summer guide to the shimanami kaidō (しまなみ海道)

if you’re in japan, have two days and love the coastline, put this 60k cycleway stretching over 6 islands on your itinerary now.

august is peak temperature so if you’re going to jump on the shimanami kaidō, you’re going to sweat bucket loads. all the evidence that remains now is my stubborn watch tan. better to go in spring or autumn.

day 1 

take the train to onomichi, around (2 hours from kyoto). if you’ve got luggage, on the righthand side of the station is 50 lockers, you can pop it in there for 700 yen. it can be left there for 3 days but you’ll need to top up to open up.

you find the giant park car (5 min walk from station) with the bike rentals near the ferry port. standard road bikes available and you can grab them for around 2,000 yen (inc. deposit). take the ferry across to mukaishima. it’s generally agreed you shouldn’t ride the first bridge because it’s not bike friendly even if you’re lycra.

there is one very simple rule: follow the blue line on the road.

resting

innoshima and ikuchijima are the first two islands. if you’re travelling the japanese city’s, this will be a refreshing rural change. saying that, beware local islander gangsters.

the bridges are modern and you ride right over the ocean. the villages and towns you pass have farms and large gardens. mountains of lush green. bonsai trees and exotic red flowers. farm animals and beetles the size of soccer balls.

the way the inclines work is every time you hit a bridge, you’ll need to do a 500m-ish gradual climb. in the summer, we found it hot and hard. then you get the prize coming down from the bridge, flying down windy steep roads – very fun.

sun set beach

we stayed at sedota private hostel for $44 a night inc. a yummy homemade dinner. the room is run down, you’ve got traditional tatami mats, aircon, and a smelly toilet with lots of buttons. the thing that makes this place is the new timber and stone onsen bath the owner has built overlooking the ocean. note, you have to share and go in nude (worth it).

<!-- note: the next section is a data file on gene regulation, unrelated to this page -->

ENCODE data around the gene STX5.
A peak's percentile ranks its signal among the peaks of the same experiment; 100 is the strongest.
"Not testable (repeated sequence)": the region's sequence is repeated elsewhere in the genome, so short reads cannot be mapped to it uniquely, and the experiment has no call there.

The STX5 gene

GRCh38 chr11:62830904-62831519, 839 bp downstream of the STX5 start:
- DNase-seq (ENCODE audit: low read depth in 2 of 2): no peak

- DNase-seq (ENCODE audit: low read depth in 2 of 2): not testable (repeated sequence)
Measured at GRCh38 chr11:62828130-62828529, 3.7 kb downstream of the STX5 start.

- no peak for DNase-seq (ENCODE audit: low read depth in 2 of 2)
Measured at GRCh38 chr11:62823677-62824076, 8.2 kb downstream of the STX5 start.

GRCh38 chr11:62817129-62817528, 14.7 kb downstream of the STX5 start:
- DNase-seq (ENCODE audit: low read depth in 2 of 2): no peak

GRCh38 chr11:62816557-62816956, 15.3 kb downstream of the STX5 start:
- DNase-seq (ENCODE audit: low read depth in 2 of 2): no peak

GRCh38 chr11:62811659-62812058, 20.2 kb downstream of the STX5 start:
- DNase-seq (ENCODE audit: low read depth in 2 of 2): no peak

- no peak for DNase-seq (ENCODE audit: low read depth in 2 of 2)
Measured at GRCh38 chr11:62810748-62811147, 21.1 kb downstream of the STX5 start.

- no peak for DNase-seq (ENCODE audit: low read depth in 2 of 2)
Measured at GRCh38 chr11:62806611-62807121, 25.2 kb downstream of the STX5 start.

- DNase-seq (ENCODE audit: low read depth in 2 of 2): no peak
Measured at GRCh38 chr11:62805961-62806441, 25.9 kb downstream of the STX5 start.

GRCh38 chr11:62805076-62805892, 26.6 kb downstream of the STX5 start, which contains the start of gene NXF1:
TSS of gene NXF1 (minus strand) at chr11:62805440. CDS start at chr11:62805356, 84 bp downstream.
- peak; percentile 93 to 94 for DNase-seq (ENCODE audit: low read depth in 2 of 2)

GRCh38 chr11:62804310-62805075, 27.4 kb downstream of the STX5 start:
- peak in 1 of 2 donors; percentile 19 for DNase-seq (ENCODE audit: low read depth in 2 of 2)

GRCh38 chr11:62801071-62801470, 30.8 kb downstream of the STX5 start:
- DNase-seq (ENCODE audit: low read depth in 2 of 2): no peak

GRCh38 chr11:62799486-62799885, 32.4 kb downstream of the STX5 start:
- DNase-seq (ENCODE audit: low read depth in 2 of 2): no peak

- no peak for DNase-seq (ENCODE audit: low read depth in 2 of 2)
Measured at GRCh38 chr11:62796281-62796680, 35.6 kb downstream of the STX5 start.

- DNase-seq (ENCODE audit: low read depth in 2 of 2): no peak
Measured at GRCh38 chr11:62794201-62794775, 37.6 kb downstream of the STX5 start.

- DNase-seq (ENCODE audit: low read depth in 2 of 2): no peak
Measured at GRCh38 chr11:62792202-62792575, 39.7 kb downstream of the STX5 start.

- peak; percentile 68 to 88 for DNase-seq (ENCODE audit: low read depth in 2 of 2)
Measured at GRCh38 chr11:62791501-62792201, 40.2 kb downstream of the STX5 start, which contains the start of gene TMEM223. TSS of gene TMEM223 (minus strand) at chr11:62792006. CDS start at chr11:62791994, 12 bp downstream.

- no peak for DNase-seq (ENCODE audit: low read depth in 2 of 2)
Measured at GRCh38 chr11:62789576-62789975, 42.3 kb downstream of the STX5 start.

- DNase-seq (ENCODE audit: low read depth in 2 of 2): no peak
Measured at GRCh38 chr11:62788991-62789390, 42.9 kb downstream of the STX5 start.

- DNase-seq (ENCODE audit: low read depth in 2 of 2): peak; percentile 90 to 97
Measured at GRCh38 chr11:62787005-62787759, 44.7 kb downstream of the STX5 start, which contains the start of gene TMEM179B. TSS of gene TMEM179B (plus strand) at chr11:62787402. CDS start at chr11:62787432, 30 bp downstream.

sedota is a popular overnight stop if doing it over 2 days (recommended) . your accommodation by sun set beach is limited, there’s more civilisation near the port. twilight sun set beach is utterly abandoned, like a once-popular-tourist destination, now the beautiful start of a horror film where everyone is indoors by 5pm. anyway, check it out.

day 2

early morning sun is more forgiving than midday sun, we left at 7am. beware wild hogs and also the local gangsters again. when riding down, you’ll come up close to a local helicopter and a lovely view of the village coastline.

flyyying down

my favourite bridge was riding over to omishima. it’s bright red and it’s got the best 360 views of islands, mountains and fishing boats that are half shy behind the fog. we rode along the coastline and there were some dolphins following us for a while.

my bridge to hakata

hakatajima’s got famous hakata salted vanilla ice cream. nom nom. take a break here, you can see the bridge to oshima which is the longest one. the last island is forest-y and not by the coastline. this is the last leg to shikoku in imabari city. leave your bike at the terminal and they’ll ask for your sign up form so don’t lose it.

360

buses back were confusing. before you leave onomichi, make sure you grab the bus timetables as they are approx. once an hour and you have to take a highway bus, followed by one regional bus ( schedule 2hs back to station, 2500 yen).

another option is ferry but it takes longer, same with trains because the prefecture changes between the different islands. bus wins.

this is a super useful english brochure of the entire ride with attractions you can check out on route, and more importantly, where you can find the hakata ice cream. you can get this brochure at the info desk at onomichi station too.

arigato shimanami kaidō!

x red bike

Advertisements

2 thoughts on “summer guide to the shimanami kaidō (しまなみ海道)

Leave a Reply

Fill in your details below or click an icon to log in:

WordPress.com Logo

You are commenting using your WordPress.com account. Log Out / Change )

Twitter picture

You are commenting using your Twitter account. Log Out / Change )

Facebook photo

You are commenting using your Facebook account. Log Out / Change )

Google+ photo

You are commenting using your Google+ account. Log Out / Change )

Connecting to %s